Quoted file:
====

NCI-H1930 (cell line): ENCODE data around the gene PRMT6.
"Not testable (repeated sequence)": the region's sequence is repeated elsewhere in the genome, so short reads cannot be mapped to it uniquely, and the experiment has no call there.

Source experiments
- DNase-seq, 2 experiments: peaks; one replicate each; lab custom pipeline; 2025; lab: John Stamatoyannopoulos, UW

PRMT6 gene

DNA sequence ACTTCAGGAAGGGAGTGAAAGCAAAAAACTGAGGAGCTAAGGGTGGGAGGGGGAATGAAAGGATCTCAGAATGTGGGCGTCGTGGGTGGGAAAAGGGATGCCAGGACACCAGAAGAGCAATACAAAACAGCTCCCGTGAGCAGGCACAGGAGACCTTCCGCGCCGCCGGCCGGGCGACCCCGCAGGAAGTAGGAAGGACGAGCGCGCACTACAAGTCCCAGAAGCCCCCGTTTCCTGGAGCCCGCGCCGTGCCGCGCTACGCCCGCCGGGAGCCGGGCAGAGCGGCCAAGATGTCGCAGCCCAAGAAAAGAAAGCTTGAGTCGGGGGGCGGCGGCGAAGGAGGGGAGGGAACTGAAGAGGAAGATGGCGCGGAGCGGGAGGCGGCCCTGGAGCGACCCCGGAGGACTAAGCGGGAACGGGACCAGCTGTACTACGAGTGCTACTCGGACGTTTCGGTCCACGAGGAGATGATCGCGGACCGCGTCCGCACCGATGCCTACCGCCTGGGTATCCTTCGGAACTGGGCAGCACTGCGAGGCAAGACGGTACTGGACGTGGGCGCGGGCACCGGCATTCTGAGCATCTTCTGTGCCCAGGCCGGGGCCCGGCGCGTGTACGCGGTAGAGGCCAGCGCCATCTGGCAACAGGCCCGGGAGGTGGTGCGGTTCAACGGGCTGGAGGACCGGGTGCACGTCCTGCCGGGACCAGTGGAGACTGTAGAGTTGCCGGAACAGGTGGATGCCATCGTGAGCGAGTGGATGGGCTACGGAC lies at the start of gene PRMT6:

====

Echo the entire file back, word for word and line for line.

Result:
NCI-H1930 (cell line): ENCODE data around the gene PRMT6.
"Not testable (repeated sequence)": the region's sequence is repeated elsewhere in the genome, so short reads cannot be mapped to it uniquely, and the experiment has no call there.

Source experiments
- DNase-seq, 2 experiments: peaks; one replicate each; lab custom pipeline; 2025; lab: John Stamatoyannopoulos, UW

PRMT6 gene

DNA sequence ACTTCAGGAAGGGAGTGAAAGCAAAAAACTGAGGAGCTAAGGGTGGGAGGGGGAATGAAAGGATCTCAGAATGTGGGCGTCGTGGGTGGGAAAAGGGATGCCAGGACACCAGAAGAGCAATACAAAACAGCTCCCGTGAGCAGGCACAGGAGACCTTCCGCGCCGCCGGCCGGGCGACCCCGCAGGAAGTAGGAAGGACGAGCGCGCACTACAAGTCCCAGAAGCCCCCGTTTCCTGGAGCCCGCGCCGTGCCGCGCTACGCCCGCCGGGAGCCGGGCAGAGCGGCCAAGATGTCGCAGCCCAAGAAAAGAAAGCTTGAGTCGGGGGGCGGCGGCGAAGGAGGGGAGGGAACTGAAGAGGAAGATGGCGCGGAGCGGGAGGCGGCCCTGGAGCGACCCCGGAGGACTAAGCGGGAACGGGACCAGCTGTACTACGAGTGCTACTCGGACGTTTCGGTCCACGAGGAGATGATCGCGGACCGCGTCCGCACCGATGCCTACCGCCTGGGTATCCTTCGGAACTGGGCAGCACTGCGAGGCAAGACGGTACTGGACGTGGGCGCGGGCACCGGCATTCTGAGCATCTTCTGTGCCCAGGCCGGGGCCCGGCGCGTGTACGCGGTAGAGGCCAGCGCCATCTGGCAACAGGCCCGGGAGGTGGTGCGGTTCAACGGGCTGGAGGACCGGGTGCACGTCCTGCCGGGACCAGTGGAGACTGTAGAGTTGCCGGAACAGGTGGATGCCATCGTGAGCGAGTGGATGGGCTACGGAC lies at the start of gene PRMT6: